The tenant verbally agreed to pay for damages they caused in my home. From holes in the walls to grease stains on the kitchen ceiling, I made attempts to get reimbursement with mailed letters and pictures for a detailed amount for damages, they responded that they wanted to repair the damages, when I agreed, they did not show up for 4 scheduled appointments. I mailed letters stating what was discussed verbally. Tenant will not pay for damages over and above the security deposit. Last month rent not paid (taken from the security deposit). Am I entitled to compensation other than the security deposit? Is small claim court my only option? The amount I requested payment for was under $3000.
Why did you make verbal arrangements with these tenants?
What does your lease say about damages?
Why did you use SD for last month’s rent?
Why aren't you giving a pay or quite followed by an unlawful detainer (eviction) action?
Why aren't you bringing an action for damages? Small claims is not your only option.
I am NOT a MI attorney, but your post suggests that this is your first foray into the landlord-tenant world and you would be well-advised to invest a few dollars in developing a relationship with a landlord tenant attorney in your area--you would not be in the jam you're in now.
An attorney is NOT required, but you should at least consult with one before (soon) before you take any steps that prevent you from recovering damages and rent not paid, and the tenant’s security deposit (which by the way is designed to provide you security in the event of damages, not a backup for missed rent).
NOT LEGAL ADVICE. FOR EDUCATION AND INFORMATION ONLY. Mr. Rafter is licensed to practice in the Commonwealth of Virginia and the US Federal Courts in Virginia. There is no implied or actual attorney-client relationship arising from this education exchange. You should speak with an attorney licensed in your state, to whom you have provided all the facts before you take steps that may impact your legal rights. Mr. Rafter is under no obligation to answer subsequent emails or phone calls related to this matter.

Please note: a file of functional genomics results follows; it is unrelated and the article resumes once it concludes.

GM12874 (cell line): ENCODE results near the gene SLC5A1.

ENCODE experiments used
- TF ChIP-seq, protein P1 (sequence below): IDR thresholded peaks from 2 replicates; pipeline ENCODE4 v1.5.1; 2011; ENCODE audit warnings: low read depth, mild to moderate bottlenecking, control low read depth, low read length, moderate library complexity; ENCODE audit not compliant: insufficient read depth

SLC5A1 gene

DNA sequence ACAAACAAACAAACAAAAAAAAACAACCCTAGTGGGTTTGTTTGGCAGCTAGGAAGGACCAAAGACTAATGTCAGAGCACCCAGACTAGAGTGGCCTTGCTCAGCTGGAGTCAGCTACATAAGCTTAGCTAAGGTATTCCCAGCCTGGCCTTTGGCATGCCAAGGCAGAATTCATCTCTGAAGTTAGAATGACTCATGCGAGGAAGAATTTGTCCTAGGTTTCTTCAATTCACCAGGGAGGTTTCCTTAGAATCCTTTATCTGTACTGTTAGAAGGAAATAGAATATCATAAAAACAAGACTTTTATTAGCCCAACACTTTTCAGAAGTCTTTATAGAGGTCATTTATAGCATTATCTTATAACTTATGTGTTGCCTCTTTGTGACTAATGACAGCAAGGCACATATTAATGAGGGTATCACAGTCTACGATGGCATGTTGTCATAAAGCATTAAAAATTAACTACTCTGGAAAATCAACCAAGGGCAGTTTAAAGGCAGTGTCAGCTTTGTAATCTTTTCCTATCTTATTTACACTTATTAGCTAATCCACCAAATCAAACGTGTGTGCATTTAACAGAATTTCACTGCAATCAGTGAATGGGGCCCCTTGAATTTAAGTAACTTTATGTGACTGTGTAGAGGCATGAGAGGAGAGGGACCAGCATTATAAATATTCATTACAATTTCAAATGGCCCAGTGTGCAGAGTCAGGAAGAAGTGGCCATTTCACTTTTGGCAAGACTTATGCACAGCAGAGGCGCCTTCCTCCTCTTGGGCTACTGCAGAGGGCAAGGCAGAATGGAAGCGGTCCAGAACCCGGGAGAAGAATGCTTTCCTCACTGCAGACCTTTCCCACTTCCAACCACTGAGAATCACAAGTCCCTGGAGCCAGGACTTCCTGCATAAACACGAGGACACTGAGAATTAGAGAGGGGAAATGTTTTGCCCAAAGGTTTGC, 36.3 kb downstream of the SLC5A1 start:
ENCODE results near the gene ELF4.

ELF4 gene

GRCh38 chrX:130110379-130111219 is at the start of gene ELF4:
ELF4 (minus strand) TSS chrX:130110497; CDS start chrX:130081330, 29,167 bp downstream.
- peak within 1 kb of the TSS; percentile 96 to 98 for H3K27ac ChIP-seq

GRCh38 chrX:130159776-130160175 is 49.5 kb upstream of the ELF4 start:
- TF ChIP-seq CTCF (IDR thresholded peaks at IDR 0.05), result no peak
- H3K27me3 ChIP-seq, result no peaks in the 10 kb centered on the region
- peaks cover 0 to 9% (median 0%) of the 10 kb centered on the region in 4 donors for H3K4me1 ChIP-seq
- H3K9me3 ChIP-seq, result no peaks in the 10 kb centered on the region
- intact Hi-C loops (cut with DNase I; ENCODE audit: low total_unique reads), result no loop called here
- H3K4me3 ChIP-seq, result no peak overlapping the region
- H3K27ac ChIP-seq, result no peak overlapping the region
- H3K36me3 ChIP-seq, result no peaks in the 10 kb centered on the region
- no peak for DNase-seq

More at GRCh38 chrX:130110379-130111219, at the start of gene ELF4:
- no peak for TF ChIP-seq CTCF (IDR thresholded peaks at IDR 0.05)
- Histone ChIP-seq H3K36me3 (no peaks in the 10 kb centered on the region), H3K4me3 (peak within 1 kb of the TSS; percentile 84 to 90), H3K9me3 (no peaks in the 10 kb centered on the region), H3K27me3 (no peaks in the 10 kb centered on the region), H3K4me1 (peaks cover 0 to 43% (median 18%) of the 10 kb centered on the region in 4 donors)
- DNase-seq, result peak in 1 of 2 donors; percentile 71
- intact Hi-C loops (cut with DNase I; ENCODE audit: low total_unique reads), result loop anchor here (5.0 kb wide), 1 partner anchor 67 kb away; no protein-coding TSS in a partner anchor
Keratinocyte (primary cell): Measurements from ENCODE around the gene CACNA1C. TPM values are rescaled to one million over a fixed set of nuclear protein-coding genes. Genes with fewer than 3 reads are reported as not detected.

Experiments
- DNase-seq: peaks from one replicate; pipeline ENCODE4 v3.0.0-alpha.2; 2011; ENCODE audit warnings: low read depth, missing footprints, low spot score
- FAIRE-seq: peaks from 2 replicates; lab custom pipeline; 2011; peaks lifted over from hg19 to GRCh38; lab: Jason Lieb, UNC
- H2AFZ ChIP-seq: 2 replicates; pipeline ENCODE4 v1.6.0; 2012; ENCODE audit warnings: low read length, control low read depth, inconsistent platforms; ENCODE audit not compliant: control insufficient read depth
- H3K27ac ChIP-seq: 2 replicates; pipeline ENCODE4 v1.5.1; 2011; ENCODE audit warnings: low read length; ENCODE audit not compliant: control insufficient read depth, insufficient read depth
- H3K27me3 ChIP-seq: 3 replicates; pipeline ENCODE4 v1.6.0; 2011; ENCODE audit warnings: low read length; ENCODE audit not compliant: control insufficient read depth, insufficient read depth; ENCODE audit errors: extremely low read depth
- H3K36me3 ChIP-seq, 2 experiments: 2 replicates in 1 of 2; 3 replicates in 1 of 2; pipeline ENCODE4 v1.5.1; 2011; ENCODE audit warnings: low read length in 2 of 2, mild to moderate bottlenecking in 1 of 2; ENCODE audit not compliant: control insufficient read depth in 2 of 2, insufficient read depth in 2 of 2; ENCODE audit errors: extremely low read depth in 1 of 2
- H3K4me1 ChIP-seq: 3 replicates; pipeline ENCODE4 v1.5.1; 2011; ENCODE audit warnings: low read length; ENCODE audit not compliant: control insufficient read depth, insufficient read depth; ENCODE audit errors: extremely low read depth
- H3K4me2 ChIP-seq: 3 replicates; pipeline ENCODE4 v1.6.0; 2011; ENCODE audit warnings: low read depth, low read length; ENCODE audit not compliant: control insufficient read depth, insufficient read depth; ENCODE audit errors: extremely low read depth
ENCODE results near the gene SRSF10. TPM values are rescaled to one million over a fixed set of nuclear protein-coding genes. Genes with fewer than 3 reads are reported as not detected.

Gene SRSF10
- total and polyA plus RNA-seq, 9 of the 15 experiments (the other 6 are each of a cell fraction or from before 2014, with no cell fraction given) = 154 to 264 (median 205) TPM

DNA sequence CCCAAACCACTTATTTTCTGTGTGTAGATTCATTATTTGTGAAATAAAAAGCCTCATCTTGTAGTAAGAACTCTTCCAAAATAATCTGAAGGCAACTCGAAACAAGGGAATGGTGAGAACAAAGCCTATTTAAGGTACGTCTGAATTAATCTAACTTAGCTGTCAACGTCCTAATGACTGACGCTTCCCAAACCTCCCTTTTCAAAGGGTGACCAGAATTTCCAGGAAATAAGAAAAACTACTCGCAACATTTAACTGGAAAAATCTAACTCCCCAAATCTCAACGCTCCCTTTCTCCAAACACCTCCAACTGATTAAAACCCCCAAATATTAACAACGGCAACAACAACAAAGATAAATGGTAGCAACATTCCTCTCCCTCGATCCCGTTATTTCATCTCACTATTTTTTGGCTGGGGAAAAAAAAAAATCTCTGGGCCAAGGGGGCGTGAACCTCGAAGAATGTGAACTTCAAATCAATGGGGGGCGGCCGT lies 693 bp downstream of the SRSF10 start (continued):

Landlord / Tenant Lawyer
Please take your lease, proof of damages sustained (including a commencement and termination inventory check-list if you have one), and any other documents you have with regard to this rental, to an attorney versed in Landlord/Tenant law. It does not appear that you understand your rights and obligations as a landlord, and it is important that you do if you are going to continue to rent out property.
Best of luck to you,
John J. Keenan
This response applies to Michigan law only. This initial response to your question(s) is for general purposes, only, and is based upon the limited information you have provided. Therefore, this general answer should not be relied upon as a reason for your action or inaction. This response does not establish an attorney-client relationship; such a relationship may only be established by the signing of a written retainer agreement, and the payment of the agreed upon retainer. Please call me, or another attorney of your choice, with more details, and for an appointment to discuss same. Thank you for this opportunity to address your question(s).
2 lawyers agree
Criminal Defense Attorney
Call an attorney as soon as possible. Many give free consultations, like myself, or will give legal advice for a nominal fee. You need to talk to an attorney about your options.
Kennedy Law Office, PLLC
Disclaimer: No attorney-client relationship has been established. Please contact an attorney about your legal rights. This answer is for educational purposes only.
Real Estate Attorney
You can sue him in small claims court, but if you don't have a commencement inventory checklist you may be left holding the bag. I agree with my colleges. Review the landlord tenant law, and consult with an attorney. Property management firms are cheap when you consider the alternative. 6-10% per month.
I would be happy to review your documentation and advise you as to your options at no cost to you.